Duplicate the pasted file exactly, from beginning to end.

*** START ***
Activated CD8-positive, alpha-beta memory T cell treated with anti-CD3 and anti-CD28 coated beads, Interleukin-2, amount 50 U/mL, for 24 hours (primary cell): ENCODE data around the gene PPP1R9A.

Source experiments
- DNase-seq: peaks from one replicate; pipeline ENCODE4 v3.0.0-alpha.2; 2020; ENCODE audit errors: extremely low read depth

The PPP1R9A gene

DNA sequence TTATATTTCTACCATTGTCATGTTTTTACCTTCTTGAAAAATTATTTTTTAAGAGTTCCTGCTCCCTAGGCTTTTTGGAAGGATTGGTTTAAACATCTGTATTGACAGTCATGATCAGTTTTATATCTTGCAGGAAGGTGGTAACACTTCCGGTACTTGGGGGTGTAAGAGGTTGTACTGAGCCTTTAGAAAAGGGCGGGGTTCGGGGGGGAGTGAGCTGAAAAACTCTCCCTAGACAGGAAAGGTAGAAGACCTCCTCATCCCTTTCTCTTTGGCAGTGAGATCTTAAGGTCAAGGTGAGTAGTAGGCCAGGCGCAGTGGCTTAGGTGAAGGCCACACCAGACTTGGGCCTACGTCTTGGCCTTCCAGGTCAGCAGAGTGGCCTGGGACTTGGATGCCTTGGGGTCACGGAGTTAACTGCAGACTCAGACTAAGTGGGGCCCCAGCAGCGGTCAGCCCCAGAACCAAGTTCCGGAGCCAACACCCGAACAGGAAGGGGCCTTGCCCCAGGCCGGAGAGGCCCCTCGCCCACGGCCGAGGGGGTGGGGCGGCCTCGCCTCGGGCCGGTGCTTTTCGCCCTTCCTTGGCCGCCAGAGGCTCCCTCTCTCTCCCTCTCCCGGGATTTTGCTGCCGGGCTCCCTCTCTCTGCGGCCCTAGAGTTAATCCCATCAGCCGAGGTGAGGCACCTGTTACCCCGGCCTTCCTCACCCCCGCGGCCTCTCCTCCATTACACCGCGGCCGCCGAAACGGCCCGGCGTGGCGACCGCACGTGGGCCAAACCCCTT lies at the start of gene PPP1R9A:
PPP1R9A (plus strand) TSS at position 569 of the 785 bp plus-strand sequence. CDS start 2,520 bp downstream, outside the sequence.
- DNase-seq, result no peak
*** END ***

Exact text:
Activated CD8-positive, alpha-beta memory T cell treated with anti-CD3 and anti-CD28 coated beads, Interleukin-2, amount 50 U/mL, for 24 hours (primary cell): ENCODE data around the gene PPP1R9A.

Source experiments
- DNase-seq: peaks from one replicate; pipeline ENCODE4 v3.0.0-alpha.2; 2020; ENCODE audit errors: extremely low read depth

The PPP1R9A gene

DNA sequence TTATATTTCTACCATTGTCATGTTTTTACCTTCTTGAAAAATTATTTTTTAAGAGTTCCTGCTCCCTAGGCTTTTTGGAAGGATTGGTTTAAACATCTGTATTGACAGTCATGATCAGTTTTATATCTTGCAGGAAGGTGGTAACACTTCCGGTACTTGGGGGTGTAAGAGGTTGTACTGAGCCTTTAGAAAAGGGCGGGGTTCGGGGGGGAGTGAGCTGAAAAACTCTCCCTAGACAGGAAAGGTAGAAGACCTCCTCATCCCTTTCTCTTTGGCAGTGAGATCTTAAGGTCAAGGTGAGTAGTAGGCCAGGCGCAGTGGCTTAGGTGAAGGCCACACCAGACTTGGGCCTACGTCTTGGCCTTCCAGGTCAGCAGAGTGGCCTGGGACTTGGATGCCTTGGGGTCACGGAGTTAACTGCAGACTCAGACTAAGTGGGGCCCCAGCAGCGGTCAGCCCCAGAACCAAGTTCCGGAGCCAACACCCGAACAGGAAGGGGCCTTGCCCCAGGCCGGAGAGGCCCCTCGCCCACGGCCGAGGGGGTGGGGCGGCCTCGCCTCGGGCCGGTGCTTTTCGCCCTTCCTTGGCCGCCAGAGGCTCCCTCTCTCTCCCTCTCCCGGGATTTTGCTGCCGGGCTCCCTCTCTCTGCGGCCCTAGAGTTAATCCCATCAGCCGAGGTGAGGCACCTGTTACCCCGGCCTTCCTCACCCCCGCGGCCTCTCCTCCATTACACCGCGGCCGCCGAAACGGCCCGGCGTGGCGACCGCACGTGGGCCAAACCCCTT lies at the start of gene PPP1R9A:
PPP1R9A (plus strand) TSS at position 569 of the 785 bp plus-strand sequence. CDS start 2,520 bp downstream, outside the sequence.
- DNase-seq, result no peak